'The Inbetweeners' Season Premiere
Lack of reason is rampant in The Inbetweeners. It presents adolescence is a carnivalesque time, ungoverned by the rules of propriety or even self-preservation.
The British gross-out comedy, The Inbetweeners, tracks the disastrous exam performances, romantic failures, and public humiliations of students at Rudge Park Comprehensive School. As the third season comes to BBCA on 18 June, Simon (Joe Thomas) still lusts after girl next door, Carli (Emily Head); Jay (James Buckley) still spumes a torrent of self-aggrandising lies; Neil (Blake Harrison) remains a foul-mouthed but good-hearted holy idiot; and Will (Simon Bird) has made a lateral move along the social dung-heap from "Briefcase Wanker" to "That Guy Who Shit Himself in the Exams." It’s not subtle stuff, but that’s never been the point of The Inbetweeners.
The season premiere centres around a school fashion show organised by Carli in aid of a kidney disease charity. Such selflessness is striking at Rudge Park, populated as it is by adolescent homunculi with all the generosity of Ebenezer Scrooge. It's occasioned by the return of a critically ill student, Alistair (Steven Webb), now confined to a wheelchair and endowed with an aura of saintly infallibility. Worse, at least from the boys' perspective, all the girls in school now find Alistair hilarious and charming. Jay pronounces him a "complete bell-end," noting, "He's not gonna have got more interesting in a hospital bed attached to drip for a year, is he?"
The only one of the central quartet who is completely uninvolved with the fashion show, and the only one who desperately wants to be, Jay has plenty to be bitter about. Simon, on the other hand, is on cloud nine since Carli has asked him to model in the show. And Will has his own reason to participate, asked to model by his old flame, legendary school hottie Charlotte Hinchcliffe (Emily Atak). Drawing the short straw for this episode, Neil’s romantic connection is with the one-joke character, Paedo-Kennedy (Waen Shepherd). In tribute to the world of high fashion, the show offers plenty of hypocrisy and hurt feelings, familiar territory for Will, who has most of the episode’s best lines.
If there aren’t a lot of surprises in The Inbetweeners' new season, that in itself is expected by its fans. Conceived as a down-to-earth antidote to the glossy sexcapades of Channel 4’s other teen series, Skins, The Inbetweeners displays kids warts and all (and like Skins, it's attracted an MTV remake). These warts are everywhere, as the boys exponentially amplify each other’s misogyny, homophobia, egomania, and erotic obsessions. At its worst, The Inbetweeners offers the most pernicious aspects of adolescent behaviour as if they're lovable. They're really good boys, struggling to take their first steps into the world, like adorable, vaginally fixated baby deer.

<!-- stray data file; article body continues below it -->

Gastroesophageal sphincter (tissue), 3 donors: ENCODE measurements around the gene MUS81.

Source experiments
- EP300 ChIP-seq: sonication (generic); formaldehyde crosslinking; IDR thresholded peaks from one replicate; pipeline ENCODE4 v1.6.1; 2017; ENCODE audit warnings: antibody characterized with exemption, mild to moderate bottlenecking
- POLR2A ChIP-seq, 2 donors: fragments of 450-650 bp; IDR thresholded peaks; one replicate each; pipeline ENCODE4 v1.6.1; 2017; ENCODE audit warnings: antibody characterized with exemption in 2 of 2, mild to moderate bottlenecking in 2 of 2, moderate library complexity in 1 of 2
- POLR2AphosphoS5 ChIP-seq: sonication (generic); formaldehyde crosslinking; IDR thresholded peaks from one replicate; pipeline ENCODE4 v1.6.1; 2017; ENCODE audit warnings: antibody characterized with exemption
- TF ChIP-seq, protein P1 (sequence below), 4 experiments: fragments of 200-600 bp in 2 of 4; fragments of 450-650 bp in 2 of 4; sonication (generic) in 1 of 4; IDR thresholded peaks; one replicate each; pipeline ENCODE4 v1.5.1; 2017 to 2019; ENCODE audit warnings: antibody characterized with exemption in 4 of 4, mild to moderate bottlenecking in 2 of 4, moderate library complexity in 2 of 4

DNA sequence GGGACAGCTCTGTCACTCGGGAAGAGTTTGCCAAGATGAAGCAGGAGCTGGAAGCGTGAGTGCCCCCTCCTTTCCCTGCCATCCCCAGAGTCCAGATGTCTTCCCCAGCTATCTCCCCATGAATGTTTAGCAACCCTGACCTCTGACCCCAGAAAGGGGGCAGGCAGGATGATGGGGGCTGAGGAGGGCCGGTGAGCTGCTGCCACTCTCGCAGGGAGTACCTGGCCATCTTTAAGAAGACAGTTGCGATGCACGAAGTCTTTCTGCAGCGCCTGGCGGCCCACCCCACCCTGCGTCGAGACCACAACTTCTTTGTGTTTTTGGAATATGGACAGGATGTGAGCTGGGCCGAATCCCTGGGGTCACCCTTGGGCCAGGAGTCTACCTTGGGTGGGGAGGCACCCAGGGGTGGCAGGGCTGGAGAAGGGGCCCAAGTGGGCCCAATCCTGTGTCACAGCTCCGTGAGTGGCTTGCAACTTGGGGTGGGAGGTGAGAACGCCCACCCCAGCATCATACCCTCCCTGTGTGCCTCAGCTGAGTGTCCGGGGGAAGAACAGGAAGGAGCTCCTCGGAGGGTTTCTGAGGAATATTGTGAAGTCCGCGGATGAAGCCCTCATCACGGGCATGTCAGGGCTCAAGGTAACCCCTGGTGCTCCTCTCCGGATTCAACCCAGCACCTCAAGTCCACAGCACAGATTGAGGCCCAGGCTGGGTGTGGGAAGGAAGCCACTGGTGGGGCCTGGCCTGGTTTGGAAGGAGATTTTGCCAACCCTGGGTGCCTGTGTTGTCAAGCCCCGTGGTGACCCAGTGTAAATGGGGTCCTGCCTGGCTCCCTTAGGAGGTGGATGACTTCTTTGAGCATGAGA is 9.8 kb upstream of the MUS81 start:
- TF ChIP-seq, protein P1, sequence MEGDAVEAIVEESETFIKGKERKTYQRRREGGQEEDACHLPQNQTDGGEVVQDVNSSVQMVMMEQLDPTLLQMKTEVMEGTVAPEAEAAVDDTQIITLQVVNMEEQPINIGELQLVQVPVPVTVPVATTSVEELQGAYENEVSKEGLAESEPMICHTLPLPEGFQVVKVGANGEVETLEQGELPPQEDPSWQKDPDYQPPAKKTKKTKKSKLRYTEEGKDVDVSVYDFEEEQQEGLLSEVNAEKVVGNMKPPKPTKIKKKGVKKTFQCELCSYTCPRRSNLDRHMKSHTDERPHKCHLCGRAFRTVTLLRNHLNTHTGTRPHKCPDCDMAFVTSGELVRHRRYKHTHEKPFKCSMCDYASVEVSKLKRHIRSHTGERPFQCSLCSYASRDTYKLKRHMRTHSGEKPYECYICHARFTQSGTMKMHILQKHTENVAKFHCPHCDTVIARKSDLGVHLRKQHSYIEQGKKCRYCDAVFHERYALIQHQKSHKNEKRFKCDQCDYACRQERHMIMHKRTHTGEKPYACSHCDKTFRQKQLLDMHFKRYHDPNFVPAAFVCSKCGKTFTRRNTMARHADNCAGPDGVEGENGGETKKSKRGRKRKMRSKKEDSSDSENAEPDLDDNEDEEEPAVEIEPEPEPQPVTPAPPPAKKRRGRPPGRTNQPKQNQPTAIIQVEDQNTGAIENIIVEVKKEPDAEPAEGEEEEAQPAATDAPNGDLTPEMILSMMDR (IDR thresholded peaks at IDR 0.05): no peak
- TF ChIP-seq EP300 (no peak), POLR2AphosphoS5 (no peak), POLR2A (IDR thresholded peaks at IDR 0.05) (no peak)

But The Inbetweeners is not always at its worst. It also evokes the tradition of Seinfeld and Sex and the City, smartly playing the four boys' perspectives off one another en route to an entertainingly amoral climax. The logical glue is provided by Will, also our narrator, whose attempts to apply reason, or even moderation, to his friends’ actions inevitably lead to his own humiliation. These humblings range from the mundane to the extravagant and over the course of the new season, Will is rejected by an ex, chased by an irate neighbour, pissed on, vomited on and forced to tell an entire nightclub full of people that he wants his mummy. None of the other characters fares any better, but being both less articulate and less self-aware, they don’t seem to mind quite as much. All of them are equally confused as to why, time and again, they fail to learn from their experiences, and continue to allow their deranged libidos and fragile pride to direct their actions.
Lack of reason is rampant in The Inbetweeners. It presents adolescence is a carnivalesque time, ungoverned by the rules of propriety or even self-preservation. But even as the boys experience sudden hope and equally sudden disappointment, they do so for a limited time. Unlike a long-running American series, in which Jay would remain forever a misogynist fool or Neil a man-child, this British show suggests we're looking back on these characters as visions of an embarrassing past. The show draws on this emotional distance to evoke memories, of first infatuations and social failures. And then, as if to tell us not to take it all so seriously, it interrupts things with a dick joke.